Dog crossbreed

(Redirected from Bernedoodle)

Dog crossbreeds, sometimes called designer dogs, are dogs which have been intentionally bred from two or more recognized dog breeds. They are not dogs with no purebred ancestors, but are not otherwise recognised as breeds in their own right, and do not necessarily breed true.

A Labradoodle is bred from a Labrador Retriever and a poodle.

Dog crossbreeds are combinations of lineages of the domestic dog; they are distinguished from canid hybrids, which are interspecific crosses between Canis species (wolves, coyotes, jackals, etc.). Notable canid hybrids include the coydog, coywolf, dingo–dog hybrid, jackal–dog hybrid, and wolfdog.

Working crossbreeds


Several types of working dog crossbreeds date from the 14th century or earlier, such as the lurcher or the longdog.

Historically, crosses between dogs of different types were more well accepted at a time when modern purebred breeds (based on the eugenics principles) did not yet exist.[1][2] These types of crosses were performed to aggregate qualities of two different types in the same dog or to perfect an already fixed type of dog, always for working purposes.[2] An example to be cited is the famous case of Lord Orford's Greyhounds, which were improved by adding courage through the crossing with Old English Bulldogs, achieving the desired result after six generations.[3][2] With the success of Lord Orford's dogs, the practice was adopted by other Greyhound breeders and became more common.

Alaskan husky

Crossbreeding has played a key characteristic in the development of sled dogs with various crossbreeds developing to meet the specific needs of the era and geographical region, including the Mackenzie River husky, in which European breeds were crossed with Native American dogs to produce a powerful and hardy freighting dog in the 19th century, and the Alaskan husky, bred specifically for sled dog racing.[4] In the 1980s, a rise in Nordic-style sled racing in Scandinavia, characterized by shorter distances than typically seen in North American sled racing, led to the development of the eurohound and greyster, crosses utilizing German shorthair pointers with Alaskan huskies and greyhounds, respectively.[5] While the Mackenzie River husky has been largely replaced by mechanized travel, Alaskan huskies continue to be the most commonly used type of dog for competitive sled dog racing today.[6][7]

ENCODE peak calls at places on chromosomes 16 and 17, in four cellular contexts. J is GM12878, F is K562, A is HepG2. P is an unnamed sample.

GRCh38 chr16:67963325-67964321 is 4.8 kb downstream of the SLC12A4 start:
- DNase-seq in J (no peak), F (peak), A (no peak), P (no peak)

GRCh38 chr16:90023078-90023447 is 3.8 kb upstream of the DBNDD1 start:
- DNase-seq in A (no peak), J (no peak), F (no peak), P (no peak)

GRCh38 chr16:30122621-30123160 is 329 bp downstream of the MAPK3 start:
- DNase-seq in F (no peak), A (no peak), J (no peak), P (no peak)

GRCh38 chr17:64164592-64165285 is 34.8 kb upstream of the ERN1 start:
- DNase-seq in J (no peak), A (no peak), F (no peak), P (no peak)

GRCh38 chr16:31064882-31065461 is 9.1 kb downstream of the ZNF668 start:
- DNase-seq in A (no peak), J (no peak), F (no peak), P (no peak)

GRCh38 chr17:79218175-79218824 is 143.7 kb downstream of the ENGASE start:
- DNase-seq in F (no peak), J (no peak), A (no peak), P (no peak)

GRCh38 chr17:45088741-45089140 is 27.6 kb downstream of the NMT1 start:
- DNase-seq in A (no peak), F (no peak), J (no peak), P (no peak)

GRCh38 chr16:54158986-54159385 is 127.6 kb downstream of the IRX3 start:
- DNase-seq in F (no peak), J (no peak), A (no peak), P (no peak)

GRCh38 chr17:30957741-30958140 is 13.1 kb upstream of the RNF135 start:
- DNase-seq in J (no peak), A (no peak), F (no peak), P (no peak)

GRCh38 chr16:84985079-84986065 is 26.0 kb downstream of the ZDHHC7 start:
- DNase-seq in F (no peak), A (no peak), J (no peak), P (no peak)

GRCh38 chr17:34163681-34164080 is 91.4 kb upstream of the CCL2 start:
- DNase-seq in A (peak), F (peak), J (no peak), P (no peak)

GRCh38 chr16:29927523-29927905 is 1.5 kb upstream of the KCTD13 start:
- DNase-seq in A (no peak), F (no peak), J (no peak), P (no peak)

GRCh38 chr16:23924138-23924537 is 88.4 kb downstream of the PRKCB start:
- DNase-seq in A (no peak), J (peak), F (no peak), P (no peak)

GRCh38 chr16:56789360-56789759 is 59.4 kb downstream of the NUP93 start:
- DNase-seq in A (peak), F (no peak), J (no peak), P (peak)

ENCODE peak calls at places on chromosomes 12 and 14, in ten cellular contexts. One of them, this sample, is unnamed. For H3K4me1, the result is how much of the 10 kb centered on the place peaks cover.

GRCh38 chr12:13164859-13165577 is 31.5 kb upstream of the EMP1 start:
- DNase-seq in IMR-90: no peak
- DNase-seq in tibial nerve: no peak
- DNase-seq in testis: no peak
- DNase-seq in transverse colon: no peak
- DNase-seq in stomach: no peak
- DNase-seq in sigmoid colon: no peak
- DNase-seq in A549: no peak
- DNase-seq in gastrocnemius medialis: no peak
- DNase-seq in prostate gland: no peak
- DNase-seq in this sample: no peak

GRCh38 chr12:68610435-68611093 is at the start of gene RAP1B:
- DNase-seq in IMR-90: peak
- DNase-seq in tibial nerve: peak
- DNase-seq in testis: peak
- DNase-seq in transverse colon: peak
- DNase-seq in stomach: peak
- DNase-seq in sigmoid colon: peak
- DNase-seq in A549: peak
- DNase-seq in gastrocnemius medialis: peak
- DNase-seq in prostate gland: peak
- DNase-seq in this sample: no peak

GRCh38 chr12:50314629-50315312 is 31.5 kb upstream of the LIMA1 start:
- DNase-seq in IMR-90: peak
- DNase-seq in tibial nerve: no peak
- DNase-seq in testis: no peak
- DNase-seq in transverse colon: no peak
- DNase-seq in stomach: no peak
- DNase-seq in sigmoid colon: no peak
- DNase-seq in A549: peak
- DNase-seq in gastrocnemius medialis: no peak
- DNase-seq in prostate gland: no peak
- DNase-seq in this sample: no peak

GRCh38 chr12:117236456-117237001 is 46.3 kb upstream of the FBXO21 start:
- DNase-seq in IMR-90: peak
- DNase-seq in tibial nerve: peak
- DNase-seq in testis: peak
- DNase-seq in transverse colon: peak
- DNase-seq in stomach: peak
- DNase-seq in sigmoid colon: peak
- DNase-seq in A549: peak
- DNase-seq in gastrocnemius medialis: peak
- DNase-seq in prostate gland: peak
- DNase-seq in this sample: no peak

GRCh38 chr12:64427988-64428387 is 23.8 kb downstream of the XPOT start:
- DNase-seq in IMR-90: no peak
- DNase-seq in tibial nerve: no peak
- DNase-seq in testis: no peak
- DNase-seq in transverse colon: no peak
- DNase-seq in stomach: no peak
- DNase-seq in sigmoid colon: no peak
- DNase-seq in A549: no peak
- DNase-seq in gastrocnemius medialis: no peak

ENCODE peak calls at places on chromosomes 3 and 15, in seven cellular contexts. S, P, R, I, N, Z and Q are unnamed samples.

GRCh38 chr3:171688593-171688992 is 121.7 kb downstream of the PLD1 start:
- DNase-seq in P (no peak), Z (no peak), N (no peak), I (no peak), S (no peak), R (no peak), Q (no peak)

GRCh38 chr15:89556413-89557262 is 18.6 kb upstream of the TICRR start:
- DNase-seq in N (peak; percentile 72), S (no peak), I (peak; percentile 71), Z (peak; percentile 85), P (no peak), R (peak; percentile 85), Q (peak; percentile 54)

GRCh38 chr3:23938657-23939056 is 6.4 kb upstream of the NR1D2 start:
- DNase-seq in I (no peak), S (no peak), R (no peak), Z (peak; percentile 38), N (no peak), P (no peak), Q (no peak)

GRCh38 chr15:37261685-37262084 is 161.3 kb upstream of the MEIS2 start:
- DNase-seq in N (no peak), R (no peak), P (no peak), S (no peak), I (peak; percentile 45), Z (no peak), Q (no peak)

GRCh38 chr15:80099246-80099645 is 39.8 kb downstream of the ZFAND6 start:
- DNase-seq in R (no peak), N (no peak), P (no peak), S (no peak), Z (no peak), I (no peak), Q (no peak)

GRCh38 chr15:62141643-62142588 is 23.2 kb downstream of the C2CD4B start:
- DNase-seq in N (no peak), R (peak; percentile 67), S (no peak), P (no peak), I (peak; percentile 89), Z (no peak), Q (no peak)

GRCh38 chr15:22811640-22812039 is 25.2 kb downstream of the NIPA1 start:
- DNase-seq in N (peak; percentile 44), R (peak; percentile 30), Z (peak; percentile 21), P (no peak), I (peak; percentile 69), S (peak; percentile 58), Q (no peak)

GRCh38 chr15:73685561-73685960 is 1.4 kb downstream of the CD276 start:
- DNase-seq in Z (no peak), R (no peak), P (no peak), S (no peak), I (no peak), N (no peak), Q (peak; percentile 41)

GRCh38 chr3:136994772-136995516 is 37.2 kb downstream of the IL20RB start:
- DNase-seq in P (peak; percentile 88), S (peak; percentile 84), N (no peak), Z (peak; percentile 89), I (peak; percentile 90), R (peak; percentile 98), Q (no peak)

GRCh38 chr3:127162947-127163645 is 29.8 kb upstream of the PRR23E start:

Other historical examples are the bull and terrier (Old English Bulldog and terrier cross) and crosses between foxhounds and Old Spanish Pointers[2] that later resulted in the English Pointer.

Designer dogs

A Huskamute (Siberian Husky-Alaskan Malamute cross) puppy
A Chihuahua and Toy Poodle crossbreed, known as a Chipoo
A Toy Poodle-Bichon Frisé crossbreed, known as a Poochon

The Encyclopædia Britannica traces what was the "designer dog" fad to the late 20th century when breeders began to cross purebred Poodles with other purebred breeds to obtain a dog with the Poodle's hypoallergenic coat, along with various desirable characteristics from other breeds.[8]

A Bassador (Basset Hound-Labrador Retriever cross)

The resulting puppies are called by a portmanteau word made up of syllables (or sounds) from the breed names of the two purebred parents, such as Schnoodle (Schnauzer and Poodle cross),[8] or Shepsky (German Shepherd Dog/Siberian Husky cross). Other purebred breeds are being crossed to provide designer dogs described with an endless range of created labels, such as the Puggle (Pug and Beagle cross). There are even complex crosses (with multiple breeds in recent ancestry) being labeled in this manner, such as the German Chusky (German Shepherd Dog, Siberian Husky and Chow Chow cross).

Like children in a family, a percentage of designer dogs with the same breed ancestry will look similar to each other, even though crossbreeding does not result in as uniform a phenotype as the breeding of purebreds. Often even pups in the same litter will look quite different.